Agronometrics Interviews: Perspectives From Fruit Logistica 2024: Angus Soft Fruits

By Agronometrics | 23 February 2024

In this installment of the ‘Agronometrics In Interviews’ series, Sarah Ilyas conducts an exclusive interview with Jill Witheyman, Head of Marketing at Angus Soft Fruits. The series is based on interviews with esteemed professionals from the industry, focusing on a specific origin or topic visualizing the market factors that are driving change.

What is Angus Soft Fruits all about? 

We are a Scottish company based on the North East coast of Scotland, celebrating our 30th anniversary this year. Angus Soft Fruits is a family business founded by three growers with a vision to directly supply retailers, bypassing intermediaries. Our growers, including the founding members, have a multi-generational background in berry cultivation. We specialize in breeding, growing, and supplying berries worldwide, including strawberries, raspberries, blueberries, and blackberries. While our primary market has traditionally been UK retailers, we now also cater to retail, wholesale, and food service sectors across mainland Europe, as well as exporting to the Middle East and Asia.

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How do you boost local consumption?

A few years ago, our Scottish growers heavily invested in blueberry production. Recouping costs was challenging for them, therefore we aimed to raise awareness among local consumers about the Scottish origin of the blueberries. Many consumers may not have realized this when purchasing them in stores due to the lack of prominent signage. With a modest budget of £500 (pounds), we effectively communicated this message. The results were remarkable, earning us the Best Marketing Award from the Fresh Produce Consortium (FPC). Despite competing against campaigns with multi-million-pound budgets, our campaign stood out due to its effectiveness. One strategy we employed was reaching out to local influencers, such as a personal trainer who advocated for health and fitness. We provided her with our berries and asked for recommendations on incorporating them into diets and recipes. This resulted in positive endorsements to her client base, proving to be a cost-effective approach. Additionally, we collaborated with a local gin producer to create gin infused with our blueberries, with our logo featured on the label. This collaboration extended our reach to their customer base. Similarly, we partnered with a local baker and explored other creative avenues, we crafted humorous digital ads spotlighting the Scottish heritage of our products, seizing attention by playfully juxtaposing them with quintessentially Scottish symbols like haggis and whiskey. The highlight? The revelation that our berries, too, hail from Scotland, sparked remarkable engagement among our audience.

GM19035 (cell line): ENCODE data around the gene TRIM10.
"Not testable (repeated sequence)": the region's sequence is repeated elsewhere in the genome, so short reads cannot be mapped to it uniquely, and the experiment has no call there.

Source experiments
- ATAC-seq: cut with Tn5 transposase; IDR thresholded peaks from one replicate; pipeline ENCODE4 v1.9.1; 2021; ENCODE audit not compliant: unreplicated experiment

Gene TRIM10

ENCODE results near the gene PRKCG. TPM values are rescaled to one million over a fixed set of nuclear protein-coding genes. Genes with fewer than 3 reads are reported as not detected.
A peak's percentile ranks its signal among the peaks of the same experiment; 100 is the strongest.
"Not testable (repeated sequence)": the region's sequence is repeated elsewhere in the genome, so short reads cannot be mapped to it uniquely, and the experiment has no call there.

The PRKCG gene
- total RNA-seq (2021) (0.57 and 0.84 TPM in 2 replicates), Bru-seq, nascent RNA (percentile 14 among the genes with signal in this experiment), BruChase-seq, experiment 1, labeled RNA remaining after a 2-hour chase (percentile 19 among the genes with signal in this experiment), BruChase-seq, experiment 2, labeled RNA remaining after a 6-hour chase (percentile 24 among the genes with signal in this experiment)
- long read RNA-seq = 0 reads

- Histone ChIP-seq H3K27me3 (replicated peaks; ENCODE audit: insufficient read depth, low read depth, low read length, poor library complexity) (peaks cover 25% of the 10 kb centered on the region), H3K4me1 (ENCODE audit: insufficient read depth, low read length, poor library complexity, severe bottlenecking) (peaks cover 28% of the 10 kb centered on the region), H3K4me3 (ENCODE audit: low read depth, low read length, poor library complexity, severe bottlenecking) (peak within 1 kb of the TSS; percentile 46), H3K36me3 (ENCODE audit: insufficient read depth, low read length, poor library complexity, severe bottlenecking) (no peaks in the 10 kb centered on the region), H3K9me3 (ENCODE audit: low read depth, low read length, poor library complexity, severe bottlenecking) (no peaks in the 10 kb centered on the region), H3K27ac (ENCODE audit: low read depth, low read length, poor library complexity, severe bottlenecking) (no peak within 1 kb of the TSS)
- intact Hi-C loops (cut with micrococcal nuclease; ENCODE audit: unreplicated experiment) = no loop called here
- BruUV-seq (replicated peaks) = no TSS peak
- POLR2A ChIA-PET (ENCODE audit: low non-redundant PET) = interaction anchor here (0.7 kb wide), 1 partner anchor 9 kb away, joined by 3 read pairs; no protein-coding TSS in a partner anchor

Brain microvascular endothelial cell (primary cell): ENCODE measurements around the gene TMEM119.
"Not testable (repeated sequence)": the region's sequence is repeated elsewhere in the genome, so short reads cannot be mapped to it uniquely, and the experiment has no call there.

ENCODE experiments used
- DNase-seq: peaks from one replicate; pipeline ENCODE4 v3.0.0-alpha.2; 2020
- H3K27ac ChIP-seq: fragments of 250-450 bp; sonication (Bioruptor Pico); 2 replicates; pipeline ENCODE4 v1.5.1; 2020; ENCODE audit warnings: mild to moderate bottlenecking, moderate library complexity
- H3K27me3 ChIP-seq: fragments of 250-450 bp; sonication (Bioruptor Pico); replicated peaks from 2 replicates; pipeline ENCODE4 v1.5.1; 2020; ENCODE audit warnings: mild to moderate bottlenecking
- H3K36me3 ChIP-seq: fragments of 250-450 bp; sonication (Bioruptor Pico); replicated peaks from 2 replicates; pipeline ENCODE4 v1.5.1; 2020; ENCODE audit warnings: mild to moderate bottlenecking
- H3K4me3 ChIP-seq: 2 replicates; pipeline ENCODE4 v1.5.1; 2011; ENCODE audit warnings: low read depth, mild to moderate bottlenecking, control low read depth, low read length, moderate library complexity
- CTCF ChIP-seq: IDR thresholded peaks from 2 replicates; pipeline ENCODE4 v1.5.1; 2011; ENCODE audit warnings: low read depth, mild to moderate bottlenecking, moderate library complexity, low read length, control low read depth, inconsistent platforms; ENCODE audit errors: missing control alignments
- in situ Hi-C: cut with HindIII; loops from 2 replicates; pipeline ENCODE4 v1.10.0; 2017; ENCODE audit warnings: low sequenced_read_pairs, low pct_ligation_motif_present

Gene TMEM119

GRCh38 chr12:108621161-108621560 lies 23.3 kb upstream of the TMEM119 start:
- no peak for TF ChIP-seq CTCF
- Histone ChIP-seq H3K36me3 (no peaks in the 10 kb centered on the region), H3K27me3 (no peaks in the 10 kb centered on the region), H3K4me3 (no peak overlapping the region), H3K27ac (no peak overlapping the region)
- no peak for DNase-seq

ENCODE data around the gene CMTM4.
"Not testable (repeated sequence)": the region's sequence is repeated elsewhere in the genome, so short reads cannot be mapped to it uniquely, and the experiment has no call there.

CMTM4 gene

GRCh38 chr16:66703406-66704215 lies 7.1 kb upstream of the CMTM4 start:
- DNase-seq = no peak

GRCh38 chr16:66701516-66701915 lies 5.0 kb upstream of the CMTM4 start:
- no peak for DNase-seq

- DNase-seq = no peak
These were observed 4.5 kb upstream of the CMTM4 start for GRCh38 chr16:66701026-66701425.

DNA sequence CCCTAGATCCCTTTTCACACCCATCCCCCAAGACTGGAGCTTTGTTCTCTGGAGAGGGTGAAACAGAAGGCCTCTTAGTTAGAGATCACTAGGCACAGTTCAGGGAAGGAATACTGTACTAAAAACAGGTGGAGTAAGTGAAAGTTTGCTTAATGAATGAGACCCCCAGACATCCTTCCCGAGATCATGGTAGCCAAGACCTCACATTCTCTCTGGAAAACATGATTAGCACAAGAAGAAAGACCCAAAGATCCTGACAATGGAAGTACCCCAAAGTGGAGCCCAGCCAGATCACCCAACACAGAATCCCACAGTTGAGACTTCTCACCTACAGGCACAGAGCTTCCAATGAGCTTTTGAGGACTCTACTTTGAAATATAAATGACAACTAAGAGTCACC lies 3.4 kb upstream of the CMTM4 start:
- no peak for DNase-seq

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Jill Witheyman, Head of Marketing at Angus Soft Fruits

How does Angus Soft Fruits use data?